Charles J. Hanley, an Associated Press reporter, subjected Powell's claims to detailed scrutiny in light of what was known at the time as well as later revelations and discovered that almost none of it was still standing; Powell misrepresented evidence, confused various organizations working in different parts of Iraq with those under Hussein's control, and did not submit what evidence he had to anything like the kind of scrutiny he pretended to. Meanwhile Gilbert Cranberg, former editorial page editor of the Des Moines Register, has published a study of the credulity of the newspapers' assessments of that speech that raises questions about their ability to submit the administration to any kind of scrutiny at all. In his study, he pointed out that Powell had "cited almost no verifiable sources. Many of his assertions were unattributed. The speech had more than 40 vague references such as "human sources," "an eyewitness," "detainees," "an al-Qaeda source," "a senior defector," "intelligence sources," and the like." Nevertheless, surveying the coverage of an allegedly skeptical media from some 40 papers from all parts of the country, we find the following:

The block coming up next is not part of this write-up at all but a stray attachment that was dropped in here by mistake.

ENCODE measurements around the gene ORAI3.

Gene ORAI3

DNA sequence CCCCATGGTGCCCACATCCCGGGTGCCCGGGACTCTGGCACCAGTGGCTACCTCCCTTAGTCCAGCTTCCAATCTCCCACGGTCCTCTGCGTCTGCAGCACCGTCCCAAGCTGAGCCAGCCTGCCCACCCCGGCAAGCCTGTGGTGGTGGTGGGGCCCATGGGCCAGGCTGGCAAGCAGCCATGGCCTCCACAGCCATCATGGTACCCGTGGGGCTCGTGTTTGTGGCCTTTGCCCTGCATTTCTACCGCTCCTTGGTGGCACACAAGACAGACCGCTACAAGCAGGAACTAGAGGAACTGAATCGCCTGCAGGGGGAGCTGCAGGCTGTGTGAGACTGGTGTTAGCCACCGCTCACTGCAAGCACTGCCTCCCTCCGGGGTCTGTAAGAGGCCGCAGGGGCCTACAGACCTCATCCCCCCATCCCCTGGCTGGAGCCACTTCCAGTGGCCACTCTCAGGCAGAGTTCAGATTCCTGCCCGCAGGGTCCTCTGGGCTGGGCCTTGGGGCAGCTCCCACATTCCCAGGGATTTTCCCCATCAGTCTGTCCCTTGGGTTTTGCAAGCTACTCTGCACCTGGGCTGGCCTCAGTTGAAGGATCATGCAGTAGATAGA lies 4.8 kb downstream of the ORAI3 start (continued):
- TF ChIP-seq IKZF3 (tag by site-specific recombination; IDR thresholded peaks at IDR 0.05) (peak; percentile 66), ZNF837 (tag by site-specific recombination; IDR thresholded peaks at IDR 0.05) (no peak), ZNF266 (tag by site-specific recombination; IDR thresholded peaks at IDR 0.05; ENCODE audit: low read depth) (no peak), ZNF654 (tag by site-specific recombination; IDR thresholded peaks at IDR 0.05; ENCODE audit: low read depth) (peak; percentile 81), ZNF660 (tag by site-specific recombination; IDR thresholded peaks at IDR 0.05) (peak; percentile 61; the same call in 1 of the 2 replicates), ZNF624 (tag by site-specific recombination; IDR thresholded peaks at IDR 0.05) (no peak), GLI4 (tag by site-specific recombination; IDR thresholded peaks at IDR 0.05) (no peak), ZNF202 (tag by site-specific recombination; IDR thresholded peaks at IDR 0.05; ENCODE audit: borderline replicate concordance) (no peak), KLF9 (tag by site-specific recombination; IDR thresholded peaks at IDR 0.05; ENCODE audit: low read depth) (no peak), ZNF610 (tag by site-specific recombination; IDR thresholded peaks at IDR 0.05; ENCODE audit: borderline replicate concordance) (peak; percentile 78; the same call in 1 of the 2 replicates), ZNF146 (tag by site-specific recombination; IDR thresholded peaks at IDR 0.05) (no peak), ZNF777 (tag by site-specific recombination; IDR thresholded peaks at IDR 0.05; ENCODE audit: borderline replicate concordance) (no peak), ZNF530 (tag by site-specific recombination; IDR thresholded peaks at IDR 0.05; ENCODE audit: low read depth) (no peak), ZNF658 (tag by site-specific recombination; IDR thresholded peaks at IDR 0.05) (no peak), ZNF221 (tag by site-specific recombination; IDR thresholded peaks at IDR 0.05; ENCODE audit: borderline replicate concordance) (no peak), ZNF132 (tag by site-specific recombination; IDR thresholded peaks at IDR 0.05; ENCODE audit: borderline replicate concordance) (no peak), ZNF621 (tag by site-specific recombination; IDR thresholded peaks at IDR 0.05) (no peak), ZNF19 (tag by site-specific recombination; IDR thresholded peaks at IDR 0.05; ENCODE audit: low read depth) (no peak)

"a massive array of evidence," "a detailed and persuasive case," "a powerful case," "a sober, factual case," "an overwhelming case," "a compelling case," "the strong, credible and persuasive case," "a persuasive, detailed accumulation of information," "the core of his argument was unassailable," "a smoking fusillade… a persuasive case for anyone who is still persuadable," "an accumulation of painstakingly gathered and analyzed evidence," "only the most gullible and wishful thinking souls can now deny that Iraq is harboring and hiding weapons of mass destruction," "the skeptics asked for proof; they now have it," "a much more detailed and convincing argument than any that has previously been told," "Powell's evidence… was overwhelming," "an ironclad case… incontrovertible evidence," "succinct and damning evidence… the case is closed," "Colin Powell delivered the goods on Saddam Hussein," "masterful," "If there was any doubt that Hussein… needs to be… stripped of his chemical and biological capabilities, Powell put it to rest."